Kitsap Sun: NMSD Completes Energy- and Water-Saving Projects
NMSD Completes Energy- and Water-Saving Projects
Originally printed in North Mason Life, (C) 2011 Kitsap Sun
By Rodika Tollefson
BELFAIR — North Mason School District is in the finishing stages of a series of energy-saving and water-saving upgrades throughout its facilities. The projects, completed over two phases, have been funded largely through state grants and are expected to save the district about $80,000 per year.
The second phase, which includes new boilers at North Mason High, heaters at Hawkins Middle School and central HVAC controls, will be finished early this fall. The goal is to complete it before school starts, and contractors started work at the end of July.
Districtwide, light fixtures have been upgraded to the more energy-efficient LED or T-5, both interior and exterior. All the energy and mechanical improvements are expected to save about 10 to 15 percent in energy costs.
Earlier this spring, a major water-savings project was also completed at Belfair Elementary School.
The improvements are being done by Ameresco Quantum, a Massachusetts-based company that has been working on similar projects at 50 school districts around Washington and several more in Oregon.
“We guarantee the energy and water savings. We come back over a period of time to make sure the savings are being achieved,” said Michael J. O’Connor, Ameresco’s vice president for the Northwest region. “We fix anything that isn’t achieving the savings target.”
The district has already seen significant savings from the water-saving retrofits at Belfair Elementary, according to Ed Lucas, the district’s executive director of operations. Earlier this spring, new plumbing fixtures including aerators, toilets and urinals were installed at the school.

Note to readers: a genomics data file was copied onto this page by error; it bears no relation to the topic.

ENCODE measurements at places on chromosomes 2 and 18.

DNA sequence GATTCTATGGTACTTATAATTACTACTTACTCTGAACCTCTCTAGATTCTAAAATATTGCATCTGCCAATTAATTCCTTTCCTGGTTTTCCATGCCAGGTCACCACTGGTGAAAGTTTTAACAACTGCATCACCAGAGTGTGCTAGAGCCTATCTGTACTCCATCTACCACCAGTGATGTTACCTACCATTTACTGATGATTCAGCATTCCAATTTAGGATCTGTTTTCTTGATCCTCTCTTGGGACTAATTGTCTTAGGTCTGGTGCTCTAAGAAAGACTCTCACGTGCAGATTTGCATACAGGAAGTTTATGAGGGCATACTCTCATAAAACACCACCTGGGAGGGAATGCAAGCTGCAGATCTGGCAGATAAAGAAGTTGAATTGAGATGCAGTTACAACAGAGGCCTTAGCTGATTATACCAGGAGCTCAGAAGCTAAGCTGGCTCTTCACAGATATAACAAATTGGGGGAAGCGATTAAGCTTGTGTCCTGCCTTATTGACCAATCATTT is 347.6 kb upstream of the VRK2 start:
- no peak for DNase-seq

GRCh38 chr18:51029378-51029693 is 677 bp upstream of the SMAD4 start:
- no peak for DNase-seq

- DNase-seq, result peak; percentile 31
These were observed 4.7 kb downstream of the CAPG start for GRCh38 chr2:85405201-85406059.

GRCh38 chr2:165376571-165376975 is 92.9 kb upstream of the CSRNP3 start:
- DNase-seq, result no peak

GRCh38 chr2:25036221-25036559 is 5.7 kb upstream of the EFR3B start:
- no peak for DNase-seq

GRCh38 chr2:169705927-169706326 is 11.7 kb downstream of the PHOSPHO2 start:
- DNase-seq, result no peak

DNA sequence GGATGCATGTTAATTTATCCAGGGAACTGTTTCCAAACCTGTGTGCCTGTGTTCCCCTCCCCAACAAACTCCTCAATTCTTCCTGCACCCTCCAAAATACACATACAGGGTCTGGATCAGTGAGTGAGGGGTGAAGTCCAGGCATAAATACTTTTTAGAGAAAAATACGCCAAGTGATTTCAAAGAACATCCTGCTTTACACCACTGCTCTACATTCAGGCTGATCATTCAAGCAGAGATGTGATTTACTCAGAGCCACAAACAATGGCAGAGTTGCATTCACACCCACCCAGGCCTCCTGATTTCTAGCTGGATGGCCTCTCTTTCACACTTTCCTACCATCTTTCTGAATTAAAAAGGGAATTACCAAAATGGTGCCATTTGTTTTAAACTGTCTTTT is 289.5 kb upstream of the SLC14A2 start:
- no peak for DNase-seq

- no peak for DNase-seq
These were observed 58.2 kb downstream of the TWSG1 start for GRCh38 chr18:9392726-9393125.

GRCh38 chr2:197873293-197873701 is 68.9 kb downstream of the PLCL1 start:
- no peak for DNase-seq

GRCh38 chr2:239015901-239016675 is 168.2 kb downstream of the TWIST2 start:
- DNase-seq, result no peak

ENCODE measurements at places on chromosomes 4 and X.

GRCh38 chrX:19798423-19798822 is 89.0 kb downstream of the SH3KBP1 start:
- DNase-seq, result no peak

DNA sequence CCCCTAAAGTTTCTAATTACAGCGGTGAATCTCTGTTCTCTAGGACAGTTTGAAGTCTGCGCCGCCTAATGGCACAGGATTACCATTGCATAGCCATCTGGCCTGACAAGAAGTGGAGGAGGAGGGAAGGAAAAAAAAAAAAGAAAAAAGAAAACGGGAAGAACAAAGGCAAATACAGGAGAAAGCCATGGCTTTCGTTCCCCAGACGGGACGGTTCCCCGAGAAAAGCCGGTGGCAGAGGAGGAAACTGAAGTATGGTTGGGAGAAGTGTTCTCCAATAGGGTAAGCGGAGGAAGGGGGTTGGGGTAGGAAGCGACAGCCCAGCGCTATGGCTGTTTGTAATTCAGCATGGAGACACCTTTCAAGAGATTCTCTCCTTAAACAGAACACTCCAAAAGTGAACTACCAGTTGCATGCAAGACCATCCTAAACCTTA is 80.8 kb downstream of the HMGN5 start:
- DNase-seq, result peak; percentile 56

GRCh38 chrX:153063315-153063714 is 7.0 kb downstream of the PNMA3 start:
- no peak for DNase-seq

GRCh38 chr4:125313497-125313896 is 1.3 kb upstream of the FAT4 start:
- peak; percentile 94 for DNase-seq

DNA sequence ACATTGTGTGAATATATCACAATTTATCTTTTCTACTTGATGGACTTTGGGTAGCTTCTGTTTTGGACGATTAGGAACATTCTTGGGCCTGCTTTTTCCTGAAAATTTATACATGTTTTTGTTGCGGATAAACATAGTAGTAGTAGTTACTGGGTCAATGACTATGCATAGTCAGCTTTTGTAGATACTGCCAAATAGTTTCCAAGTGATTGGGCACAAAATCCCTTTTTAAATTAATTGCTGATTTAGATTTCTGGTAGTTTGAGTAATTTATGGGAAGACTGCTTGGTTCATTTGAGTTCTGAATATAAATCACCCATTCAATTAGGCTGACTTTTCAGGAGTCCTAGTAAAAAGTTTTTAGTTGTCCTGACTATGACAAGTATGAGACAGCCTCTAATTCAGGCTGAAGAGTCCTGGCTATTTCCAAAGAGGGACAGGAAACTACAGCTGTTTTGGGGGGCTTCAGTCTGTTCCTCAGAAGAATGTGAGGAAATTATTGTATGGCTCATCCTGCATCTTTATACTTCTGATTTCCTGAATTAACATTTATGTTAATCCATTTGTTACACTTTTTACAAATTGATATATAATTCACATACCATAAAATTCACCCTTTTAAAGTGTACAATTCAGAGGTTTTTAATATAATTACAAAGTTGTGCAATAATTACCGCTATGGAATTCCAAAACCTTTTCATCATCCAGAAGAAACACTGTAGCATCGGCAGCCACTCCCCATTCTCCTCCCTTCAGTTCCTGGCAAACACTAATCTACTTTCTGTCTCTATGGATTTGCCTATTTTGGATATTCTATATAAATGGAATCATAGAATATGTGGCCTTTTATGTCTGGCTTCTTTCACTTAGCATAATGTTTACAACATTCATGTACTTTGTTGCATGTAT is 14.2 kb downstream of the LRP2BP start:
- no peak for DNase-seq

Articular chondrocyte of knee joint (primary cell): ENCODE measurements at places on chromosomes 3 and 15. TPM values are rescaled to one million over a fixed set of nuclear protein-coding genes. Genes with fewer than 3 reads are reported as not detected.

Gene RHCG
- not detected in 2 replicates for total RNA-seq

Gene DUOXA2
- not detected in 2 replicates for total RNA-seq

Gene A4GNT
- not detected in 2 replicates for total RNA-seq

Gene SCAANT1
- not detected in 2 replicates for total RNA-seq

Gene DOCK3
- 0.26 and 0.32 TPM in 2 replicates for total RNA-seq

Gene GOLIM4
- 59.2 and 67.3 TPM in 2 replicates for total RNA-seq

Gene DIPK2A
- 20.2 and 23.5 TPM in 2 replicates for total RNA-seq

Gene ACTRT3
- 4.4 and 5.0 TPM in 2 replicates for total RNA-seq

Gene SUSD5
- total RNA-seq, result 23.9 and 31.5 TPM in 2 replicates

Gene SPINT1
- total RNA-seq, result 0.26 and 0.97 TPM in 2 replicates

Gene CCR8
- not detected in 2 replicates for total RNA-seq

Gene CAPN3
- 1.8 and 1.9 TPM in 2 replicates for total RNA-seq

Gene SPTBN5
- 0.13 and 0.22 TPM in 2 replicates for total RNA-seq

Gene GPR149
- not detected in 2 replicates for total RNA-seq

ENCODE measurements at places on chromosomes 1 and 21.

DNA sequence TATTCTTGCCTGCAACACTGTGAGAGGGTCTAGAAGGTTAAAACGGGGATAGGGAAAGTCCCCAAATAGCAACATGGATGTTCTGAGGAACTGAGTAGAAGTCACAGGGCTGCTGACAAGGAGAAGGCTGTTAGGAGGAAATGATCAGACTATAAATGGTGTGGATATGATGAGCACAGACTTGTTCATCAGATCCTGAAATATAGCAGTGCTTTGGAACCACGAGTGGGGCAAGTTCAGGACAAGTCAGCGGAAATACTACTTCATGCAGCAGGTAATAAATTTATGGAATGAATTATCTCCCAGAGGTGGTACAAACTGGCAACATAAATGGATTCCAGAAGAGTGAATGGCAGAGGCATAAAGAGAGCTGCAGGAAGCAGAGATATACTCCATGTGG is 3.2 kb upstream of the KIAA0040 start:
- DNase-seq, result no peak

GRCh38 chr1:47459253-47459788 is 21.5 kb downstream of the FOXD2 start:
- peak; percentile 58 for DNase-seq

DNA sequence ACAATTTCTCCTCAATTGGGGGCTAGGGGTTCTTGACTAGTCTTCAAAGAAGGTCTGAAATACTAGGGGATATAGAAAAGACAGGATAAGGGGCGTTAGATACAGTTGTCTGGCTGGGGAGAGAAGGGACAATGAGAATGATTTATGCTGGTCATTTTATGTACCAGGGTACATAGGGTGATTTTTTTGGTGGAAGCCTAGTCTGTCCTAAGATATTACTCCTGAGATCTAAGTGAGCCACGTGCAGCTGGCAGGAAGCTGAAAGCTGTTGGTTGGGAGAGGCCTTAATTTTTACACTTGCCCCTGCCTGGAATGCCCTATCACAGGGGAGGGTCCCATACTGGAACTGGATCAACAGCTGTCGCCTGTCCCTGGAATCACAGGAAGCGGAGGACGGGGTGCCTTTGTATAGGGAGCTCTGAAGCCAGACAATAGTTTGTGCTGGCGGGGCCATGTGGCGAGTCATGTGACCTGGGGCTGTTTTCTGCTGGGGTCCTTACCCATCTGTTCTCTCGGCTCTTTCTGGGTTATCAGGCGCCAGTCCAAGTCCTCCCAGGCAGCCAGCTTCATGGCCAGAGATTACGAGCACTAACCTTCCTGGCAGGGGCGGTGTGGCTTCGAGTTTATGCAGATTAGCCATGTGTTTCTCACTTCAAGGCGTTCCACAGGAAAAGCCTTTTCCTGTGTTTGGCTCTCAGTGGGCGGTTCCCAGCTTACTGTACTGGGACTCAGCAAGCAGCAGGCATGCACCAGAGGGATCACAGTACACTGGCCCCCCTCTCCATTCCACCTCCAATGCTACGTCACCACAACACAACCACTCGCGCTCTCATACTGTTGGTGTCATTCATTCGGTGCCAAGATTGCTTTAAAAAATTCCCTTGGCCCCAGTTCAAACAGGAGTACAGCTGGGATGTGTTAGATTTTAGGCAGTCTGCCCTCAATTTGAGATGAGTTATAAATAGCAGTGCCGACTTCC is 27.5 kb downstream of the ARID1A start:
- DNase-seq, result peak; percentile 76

“The improvement was significant the first month — 56 percent (less water used),” Lucas said. He added that the savings are on target “as originally identified using Ameresco’s Total System Evaluation audit process.”
The Total System Evaluation is a proprietary process developed by Ameresco Quantum that uses “an exhaustive approach to metering and real time evaluation of a customer’s energy-consuming systems,” according to the company. The evaluation is used before conservation measures are identified, and it allows the company to help clients identify more opportunities and capture more grant dollars, Ameresco said.
The average water savings since the water fixtures were changed have been 58 percent at Belfair, with one month coming in at 63 percent less usage. The decrease in water use is also expected to save the district $18,000 in connection fees to the new Belfair sewer, as well as $530 a month after that based on 150 ERU water use. (Mason County Commissioners recently established the ERU at 155 in an interim sewer ordinance).
The water conservation portion of the project cost $16,000.
“It already paid for itself,” said Ameresco’s Deborah Larson, project manager for the North Mason School District upgrades.
Funding for the nearly $1.8 million in projects came through $870,000 in grants and $150,000 in utility incentives. The school district financed the remainder through a state loan program that will use the energy and water savings to pay back the loan. District officials said there will be no net impact on taxpayers because of the loan program.
“The intent of the grant money was to save energy and resources and put people to work — and for school districts to upgrade their facilities at net costs,” said Michael J. O’Connor, Ameresco’s vice president for the Northwest region.
He said the Legislature this year has approved funding for a new round of grants, which will be awarded next year during another competitive process. Lucas said he didn’t know yet whether NMSD would apply for another grant.